There was one disturbing aspect on the vista – when Starr gazed southeast across Montcalm Lake, his view stopped at mid-water. What laybeyond he did not want to see, nor did he for some time. Other people saw it often, for it was popular resort owned and operated by Mr. John Fox, a tavern keeper in Albion (though he permitted no spirits at the lake). Beginningwith a few rental boats, a scattering of picnic tables, and a refreshment stand with soda and candy, he soon added a “tip-up bowling alley” and other “amusement producingparaphernalia”. According to local resident Marge Gorman, “Mr. Fox was a very pleasant man who had a little fox terrier that would do tricks. Whenever you went out there for a picnic orsomething, he would rise up on his hind legs, shake hands with you and show his teeth. It would smile, you know, so it was called Smiley.”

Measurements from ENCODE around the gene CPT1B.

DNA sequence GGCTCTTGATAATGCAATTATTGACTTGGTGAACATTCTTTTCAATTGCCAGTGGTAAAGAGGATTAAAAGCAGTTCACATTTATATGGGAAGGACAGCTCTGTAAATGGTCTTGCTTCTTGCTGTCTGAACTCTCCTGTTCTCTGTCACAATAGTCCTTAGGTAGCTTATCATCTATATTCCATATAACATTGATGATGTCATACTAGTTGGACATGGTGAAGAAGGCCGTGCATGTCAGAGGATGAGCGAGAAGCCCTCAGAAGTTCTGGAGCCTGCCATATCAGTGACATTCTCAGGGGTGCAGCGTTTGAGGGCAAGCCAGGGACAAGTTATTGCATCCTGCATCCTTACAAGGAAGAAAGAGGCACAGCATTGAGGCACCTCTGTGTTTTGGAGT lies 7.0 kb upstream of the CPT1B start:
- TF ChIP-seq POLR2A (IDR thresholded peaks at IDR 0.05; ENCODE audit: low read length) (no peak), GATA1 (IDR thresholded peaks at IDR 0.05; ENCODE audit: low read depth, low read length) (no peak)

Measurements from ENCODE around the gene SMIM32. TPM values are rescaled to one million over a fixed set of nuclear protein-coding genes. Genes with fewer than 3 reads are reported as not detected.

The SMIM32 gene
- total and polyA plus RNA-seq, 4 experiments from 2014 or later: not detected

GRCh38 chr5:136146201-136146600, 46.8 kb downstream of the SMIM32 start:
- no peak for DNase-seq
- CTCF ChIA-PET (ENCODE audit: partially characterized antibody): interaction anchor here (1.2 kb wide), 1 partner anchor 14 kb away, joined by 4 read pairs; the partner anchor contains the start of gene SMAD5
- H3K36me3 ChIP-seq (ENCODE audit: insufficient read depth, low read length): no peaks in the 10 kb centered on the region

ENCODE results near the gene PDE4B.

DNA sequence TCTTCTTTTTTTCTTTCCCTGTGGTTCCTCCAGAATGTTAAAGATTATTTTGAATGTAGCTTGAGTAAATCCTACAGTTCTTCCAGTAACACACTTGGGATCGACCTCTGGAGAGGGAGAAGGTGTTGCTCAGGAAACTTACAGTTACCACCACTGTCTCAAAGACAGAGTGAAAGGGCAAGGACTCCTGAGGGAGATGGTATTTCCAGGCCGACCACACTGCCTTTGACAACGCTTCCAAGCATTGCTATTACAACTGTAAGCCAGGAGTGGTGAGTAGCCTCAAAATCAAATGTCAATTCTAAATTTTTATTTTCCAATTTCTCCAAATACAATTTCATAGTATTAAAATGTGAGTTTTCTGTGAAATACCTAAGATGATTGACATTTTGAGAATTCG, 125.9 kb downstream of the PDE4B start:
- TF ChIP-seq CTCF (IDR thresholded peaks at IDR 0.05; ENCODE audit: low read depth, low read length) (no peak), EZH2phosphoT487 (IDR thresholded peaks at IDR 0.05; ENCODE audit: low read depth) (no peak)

As soon as the Albion College students discovered Montcalm Lake, they too made frequent excursions to the little resort. After all, the fare from the city was only six cents, and an evening off campus in mixed company was a rareprivilege.
Source: Keith Fennimore. Faith Made Visible: The History of Floyd Starr and His School. Albion, Michigan: Starr Commonwealth. 1988.